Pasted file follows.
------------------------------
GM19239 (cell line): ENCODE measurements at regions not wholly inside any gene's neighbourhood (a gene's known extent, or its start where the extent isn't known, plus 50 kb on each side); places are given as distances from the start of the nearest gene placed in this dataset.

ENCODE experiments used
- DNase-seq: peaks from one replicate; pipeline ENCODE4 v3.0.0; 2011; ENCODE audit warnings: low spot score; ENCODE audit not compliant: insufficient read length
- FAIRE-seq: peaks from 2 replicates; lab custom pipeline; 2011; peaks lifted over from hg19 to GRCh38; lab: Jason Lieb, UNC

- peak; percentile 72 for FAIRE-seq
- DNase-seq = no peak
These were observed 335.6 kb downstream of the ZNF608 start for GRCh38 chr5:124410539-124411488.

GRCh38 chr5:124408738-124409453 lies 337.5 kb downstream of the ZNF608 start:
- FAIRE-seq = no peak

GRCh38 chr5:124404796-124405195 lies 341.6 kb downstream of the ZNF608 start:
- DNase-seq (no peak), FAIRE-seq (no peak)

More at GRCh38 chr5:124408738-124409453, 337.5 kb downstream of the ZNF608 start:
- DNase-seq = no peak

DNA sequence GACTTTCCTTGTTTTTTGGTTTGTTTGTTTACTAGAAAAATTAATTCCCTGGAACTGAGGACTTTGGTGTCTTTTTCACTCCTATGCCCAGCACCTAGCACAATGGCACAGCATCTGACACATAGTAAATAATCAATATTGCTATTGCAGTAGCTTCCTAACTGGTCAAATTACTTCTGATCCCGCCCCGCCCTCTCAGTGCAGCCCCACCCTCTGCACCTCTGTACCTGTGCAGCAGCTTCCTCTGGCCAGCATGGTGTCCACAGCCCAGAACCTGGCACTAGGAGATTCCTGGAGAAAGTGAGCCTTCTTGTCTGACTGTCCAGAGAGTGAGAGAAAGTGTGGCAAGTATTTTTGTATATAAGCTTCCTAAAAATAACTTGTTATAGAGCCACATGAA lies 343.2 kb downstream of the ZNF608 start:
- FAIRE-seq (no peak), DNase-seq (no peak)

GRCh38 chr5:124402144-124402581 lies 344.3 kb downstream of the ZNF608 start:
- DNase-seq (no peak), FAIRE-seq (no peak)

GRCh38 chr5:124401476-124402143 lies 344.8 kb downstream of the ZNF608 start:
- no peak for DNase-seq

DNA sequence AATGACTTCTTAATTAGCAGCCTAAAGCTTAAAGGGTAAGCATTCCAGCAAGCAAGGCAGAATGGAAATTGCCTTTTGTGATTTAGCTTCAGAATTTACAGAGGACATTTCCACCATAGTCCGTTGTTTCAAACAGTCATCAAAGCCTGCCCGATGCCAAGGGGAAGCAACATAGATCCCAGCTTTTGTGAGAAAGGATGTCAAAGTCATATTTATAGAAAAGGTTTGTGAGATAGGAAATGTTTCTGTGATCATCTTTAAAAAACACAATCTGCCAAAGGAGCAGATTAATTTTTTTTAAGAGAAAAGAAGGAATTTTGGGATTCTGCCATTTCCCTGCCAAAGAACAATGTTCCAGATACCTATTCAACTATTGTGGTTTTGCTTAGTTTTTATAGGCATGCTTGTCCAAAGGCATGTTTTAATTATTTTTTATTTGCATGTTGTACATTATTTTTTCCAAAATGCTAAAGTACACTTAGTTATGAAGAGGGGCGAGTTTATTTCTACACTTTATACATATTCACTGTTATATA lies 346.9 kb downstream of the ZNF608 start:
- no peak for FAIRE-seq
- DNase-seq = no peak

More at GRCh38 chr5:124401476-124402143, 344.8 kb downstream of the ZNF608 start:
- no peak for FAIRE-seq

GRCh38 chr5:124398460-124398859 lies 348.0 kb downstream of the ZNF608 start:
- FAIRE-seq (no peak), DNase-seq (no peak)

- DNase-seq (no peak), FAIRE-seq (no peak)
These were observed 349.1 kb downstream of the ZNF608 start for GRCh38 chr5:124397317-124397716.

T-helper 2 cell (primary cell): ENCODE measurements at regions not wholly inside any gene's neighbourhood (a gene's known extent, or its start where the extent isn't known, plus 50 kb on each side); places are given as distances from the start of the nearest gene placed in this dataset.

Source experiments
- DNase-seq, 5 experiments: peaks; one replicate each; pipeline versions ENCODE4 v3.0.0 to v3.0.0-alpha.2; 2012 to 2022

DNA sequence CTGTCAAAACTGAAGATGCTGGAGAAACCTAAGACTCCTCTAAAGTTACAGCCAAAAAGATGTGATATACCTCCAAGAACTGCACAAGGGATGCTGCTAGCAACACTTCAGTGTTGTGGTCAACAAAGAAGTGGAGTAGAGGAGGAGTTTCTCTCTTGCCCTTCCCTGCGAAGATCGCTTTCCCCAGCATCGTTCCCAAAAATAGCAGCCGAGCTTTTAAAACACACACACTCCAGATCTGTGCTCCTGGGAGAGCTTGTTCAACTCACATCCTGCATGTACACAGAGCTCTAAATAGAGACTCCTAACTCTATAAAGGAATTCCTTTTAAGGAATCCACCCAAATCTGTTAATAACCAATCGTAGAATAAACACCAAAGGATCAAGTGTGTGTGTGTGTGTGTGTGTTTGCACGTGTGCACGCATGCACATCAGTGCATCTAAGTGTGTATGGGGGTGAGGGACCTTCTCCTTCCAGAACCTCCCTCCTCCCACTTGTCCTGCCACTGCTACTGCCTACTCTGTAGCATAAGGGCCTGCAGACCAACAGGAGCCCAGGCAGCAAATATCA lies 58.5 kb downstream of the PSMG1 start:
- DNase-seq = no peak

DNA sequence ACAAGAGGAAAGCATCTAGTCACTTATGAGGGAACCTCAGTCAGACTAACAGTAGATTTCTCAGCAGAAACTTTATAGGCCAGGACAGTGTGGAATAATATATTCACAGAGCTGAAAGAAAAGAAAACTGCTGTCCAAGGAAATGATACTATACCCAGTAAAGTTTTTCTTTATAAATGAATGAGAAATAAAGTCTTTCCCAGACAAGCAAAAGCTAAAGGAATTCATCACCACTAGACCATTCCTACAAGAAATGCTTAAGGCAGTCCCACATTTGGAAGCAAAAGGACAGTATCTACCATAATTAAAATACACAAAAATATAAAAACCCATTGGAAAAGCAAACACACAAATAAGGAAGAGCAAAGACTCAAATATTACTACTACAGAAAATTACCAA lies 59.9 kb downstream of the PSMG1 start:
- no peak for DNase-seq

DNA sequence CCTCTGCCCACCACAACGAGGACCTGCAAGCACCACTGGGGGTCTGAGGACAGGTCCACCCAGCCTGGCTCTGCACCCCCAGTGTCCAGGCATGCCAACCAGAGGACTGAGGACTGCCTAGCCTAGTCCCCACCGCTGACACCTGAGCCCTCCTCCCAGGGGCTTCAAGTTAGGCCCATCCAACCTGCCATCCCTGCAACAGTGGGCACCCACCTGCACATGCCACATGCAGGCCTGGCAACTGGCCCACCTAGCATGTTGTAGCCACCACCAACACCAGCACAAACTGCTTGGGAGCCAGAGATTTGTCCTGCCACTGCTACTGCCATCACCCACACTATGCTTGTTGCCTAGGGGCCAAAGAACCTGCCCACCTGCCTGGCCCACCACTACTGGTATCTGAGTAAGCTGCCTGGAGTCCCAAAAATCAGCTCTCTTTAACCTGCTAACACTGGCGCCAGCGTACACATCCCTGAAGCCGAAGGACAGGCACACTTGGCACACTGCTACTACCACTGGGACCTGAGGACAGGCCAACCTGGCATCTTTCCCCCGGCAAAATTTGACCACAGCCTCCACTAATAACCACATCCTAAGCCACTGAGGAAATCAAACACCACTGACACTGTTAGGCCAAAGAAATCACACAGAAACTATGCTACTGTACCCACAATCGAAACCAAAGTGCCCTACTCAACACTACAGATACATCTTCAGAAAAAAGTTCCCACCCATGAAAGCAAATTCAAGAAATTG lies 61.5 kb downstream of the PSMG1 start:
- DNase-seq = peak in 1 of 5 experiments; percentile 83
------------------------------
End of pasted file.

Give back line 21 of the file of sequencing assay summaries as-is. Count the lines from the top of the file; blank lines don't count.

- no peak for FAIRE-seq